The Song: The Hieroglyphics crew has long been heralded as one of the most consistent, talented crews in hip-hop, and while the credit in nearly all rap crews goes to the rappers, each crew has its own unsung hero's operating outside of the public eye. For Hiero, that behind-the-scenes operator is producer/DJ DJ Touré, who is now stepping firmly into the limelight with the release of his own album, Touré's Theory: Session One. The album will be released July 17th, as a joint venture between Clear Label Records and Touré's own 101% Music. To celebrate the album announcement, Touré is excited to release the album's lead single, "She Like It," a track that features B-Legit and D-Lo. The song, co-produced by Grammy-winning producer Bobby Ozuna, has a classic West Coast bounce as Touré layers horn and guitar chops, a soulful concoction that manages to serve as a perfect match both for B-Legit's smooth baritone and D-Lo's frenetic, off-kilter flow. Touré made this track with a specific goal in mind: bringing together the old and new guards of Bay Area hip-hop. "My inspiration for this song was to bring different styles and generations of hip-hop together on one track," explains Touré. "B Legit and D Lo had never been on a record together, even though we're all from the Bay and know each other."
The Song: Few rappers, if any, can hold a candle to the influence and staying power of Kool Keith. The veteran emcee's career spans over two decades, beginning with the release of Ultramagnetic MCs' Critical Beatdown in 1988, and includes a string of heralded solo releases. With each of those projects the Bronx-born rapper has solidified himself as one of the most intriguing characters in music and now, his latest album, Love & Danger, will be released on June 5th via Junkadelic Music. Today, Kool Keith is excited to release the album's latest single, "Extra Thoughts," featuring The I.M.O. "Extra Thoughts," produced by DJ Junkaz Lou, is built over a minimalist kick-and-snare production, with accents of psychedelic blips, beeps, and chimes that keep things interesting. It's a perfect fit for Kool Keith, who delivers a laid-back, stream-of-consciousness flow on a topic that few others than Kool Keith would or could attempt. "This song is about the inspiration of thoughts," says Kool Keith, in a purposefully vague tone. "Thoughts come like a million basketballs dropping out of the sky, but its the extra thoughts that count."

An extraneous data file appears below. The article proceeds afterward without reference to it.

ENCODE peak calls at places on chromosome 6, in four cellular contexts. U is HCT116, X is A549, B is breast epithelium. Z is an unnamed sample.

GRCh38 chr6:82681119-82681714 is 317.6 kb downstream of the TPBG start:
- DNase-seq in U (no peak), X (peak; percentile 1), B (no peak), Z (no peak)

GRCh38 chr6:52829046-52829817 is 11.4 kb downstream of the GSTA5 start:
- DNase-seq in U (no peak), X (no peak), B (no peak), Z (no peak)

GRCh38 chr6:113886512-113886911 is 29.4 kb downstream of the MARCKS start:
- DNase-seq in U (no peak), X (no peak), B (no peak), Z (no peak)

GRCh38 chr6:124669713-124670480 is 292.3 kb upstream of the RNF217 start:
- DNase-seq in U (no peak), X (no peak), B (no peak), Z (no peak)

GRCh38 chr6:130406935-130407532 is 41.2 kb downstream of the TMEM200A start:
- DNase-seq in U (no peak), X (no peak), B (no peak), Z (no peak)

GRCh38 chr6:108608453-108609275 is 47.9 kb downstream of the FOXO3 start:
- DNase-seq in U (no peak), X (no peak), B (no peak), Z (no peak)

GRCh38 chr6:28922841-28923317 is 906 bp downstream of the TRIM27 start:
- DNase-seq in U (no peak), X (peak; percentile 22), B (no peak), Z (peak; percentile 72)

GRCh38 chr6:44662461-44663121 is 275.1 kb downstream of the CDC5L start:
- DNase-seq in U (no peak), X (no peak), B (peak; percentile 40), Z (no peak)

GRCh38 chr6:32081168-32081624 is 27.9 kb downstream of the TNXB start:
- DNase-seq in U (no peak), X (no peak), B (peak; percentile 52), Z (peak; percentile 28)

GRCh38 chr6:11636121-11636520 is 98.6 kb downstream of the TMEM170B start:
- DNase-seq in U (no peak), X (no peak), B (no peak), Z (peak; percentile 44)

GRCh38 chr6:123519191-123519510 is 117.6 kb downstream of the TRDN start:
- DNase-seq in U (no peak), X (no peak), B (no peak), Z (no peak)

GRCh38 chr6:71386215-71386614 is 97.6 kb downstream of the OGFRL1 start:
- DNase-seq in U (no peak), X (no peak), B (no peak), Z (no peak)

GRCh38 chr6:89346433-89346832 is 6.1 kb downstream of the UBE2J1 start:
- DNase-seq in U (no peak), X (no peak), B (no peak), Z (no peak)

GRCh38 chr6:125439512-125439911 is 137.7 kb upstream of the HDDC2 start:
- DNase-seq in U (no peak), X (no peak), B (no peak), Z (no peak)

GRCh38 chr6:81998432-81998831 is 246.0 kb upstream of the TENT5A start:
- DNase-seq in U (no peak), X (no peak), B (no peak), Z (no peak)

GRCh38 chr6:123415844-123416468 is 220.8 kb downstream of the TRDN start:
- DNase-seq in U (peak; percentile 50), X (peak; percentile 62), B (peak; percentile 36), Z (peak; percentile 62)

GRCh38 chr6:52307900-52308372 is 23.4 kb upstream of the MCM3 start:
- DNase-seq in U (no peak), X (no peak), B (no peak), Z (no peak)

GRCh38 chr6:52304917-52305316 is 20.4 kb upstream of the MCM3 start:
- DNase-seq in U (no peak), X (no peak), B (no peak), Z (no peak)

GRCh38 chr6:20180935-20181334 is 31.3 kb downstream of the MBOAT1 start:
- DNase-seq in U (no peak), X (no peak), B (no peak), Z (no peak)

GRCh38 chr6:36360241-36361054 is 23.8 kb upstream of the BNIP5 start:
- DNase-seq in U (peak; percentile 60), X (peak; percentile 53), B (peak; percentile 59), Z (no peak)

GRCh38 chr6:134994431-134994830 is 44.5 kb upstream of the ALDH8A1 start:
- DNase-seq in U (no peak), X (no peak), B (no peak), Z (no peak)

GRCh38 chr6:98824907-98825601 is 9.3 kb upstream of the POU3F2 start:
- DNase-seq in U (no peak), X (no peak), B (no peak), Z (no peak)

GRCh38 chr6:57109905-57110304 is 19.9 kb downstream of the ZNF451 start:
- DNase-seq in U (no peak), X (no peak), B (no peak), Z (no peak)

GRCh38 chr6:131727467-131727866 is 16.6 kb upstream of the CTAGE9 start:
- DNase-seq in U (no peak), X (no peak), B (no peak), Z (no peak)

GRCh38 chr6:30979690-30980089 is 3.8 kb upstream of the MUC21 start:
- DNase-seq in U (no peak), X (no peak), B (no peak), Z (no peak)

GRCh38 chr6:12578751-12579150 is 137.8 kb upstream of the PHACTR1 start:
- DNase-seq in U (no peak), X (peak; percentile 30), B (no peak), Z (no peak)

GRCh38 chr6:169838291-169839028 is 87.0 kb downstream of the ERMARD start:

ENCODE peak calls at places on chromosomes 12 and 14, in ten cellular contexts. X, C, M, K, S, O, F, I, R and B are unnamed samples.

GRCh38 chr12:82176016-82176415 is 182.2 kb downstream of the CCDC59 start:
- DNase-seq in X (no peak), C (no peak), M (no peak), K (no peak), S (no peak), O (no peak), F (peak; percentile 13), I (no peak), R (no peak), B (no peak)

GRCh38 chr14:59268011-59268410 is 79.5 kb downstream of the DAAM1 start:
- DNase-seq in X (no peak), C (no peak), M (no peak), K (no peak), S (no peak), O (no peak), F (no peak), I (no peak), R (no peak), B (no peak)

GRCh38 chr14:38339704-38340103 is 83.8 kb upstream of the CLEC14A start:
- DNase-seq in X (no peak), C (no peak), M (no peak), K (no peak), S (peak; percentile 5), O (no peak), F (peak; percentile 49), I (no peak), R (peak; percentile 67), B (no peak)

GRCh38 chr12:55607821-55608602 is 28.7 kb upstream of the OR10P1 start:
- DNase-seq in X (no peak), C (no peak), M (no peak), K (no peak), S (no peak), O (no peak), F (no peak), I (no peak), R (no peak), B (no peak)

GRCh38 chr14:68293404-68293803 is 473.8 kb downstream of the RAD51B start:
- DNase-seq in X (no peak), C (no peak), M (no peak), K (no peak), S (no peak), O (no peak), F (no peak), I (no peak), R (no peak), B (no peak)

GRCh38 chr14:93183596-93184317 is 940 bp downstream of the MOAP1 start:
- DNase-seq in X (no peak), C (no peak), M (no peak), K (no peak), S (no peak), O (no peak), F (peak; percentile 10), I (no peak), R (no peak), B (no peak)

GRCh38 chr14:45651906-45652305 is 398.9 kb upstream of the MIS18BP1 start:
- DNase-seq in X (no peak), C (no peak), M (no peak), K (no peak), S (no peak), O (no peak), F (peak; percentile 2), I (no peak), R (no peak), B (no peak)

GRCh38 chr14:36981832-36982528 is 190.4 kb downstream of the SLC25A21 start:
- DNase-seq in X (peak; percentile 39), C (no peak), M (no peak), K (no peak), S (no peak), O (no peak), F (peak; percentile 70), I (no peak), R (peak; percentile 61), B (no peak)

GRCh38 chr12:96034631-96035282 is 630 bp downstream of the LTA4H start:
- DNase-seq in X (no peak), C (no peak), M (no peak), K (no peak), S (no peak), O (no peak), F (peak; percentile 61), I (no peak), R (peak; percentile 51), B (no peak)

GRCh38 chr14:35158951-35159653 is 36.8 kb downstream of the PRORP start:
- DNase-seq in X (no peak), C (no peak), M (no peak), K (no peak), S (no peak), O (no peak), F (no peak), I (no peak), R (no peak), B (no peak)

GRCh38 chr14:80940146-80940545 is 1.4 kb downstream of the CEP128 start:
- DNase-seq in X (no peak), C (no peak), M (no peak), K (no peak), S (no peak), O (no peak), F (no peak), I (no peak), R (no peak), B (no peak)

In addition to the new single, Kool Keith recently sat down with VICE for an interview with the outlet's newly launched YouTube series, Noisey Rap Show. The show is hosted by Kool A.D. of Das Racist, who caught up with Kool Keith at the Sweetwater Tavern in Williamsburg, Brooklyn, to discuss Keith's pioneering of horrorcore and pornocore, the dirtiest track Keith ever wrote, and so much more.
The Song: Late last month, Illmaculate released his latest album, Skrill Talk. On June 2nd, the Portland, Oregon, rapper will celebrate the album's release with a show at Branx, but before then, Illmaculate is joining his Sandpeople crew for a string of European tour dates. Today, to kick off the tour announcement, Illmaculate is releasing the latest single from Skrill Talk, "One More Time," featuring Sandpeople.
The song, produced by Soleternity, is Illmaculate's response to the pressures of an industry driven by release dates and timetables; he wants to do things his way - and with his crew by his side. "My crew, Sandpeople, definitely had to be on the album," remarks Illmaculate, noting that the song's feel is representative of the Sandpeople process for making music. "This song really has its own vibe within the scope of the album, but it works," he says, "just like everyone in the crew had their own approach to the song, while still remaining cohesive."
Later this month, Illmaculate will be hitting the road with the rest of his Sandpeople crew, as they head overseas for a string of European dates. The tour kicks off May 12th in Sweden and makes stops in Germany, Amsterdam, London, and more, before winding down on May 26th in Oslo, Norway. A full list of dates can be found below.
In other news, on June 9th, Illmaculate, who, since 2004, has proven himself as one of the most accomplished battle rappers in the world, will travel to Los Angeles to take part in the KOTD Vendetta competition. In what will be the biggest battle of his career, Illmaculate will be matching up against Arsonal, while Canibus and Dizaster will also be battling at the event. For more info: http://www.youtube.com/watch?v=ibPhqv1krdA
Winter Issue Dec/Jan 2012 2nd Year Anniversary Our latest issue featuring art by Eve Harlowe, Special Music Insert illuminating local artists Planet B. Fashion editorial of West Coast Leather, designs by Emporium Armani, Kairon John Rise of the Phoenix, a Bi-Monthly publication illuminating people of color, from different backgrounds in four (4) areas, including fashion, lifestyle, culture and music. We feel there is a need for our publication f…
We know Michael Jackson is the King of Pop, but his legacy on the charts can soon be touched by, what most male adolescents define as, the modern “teenage dream.”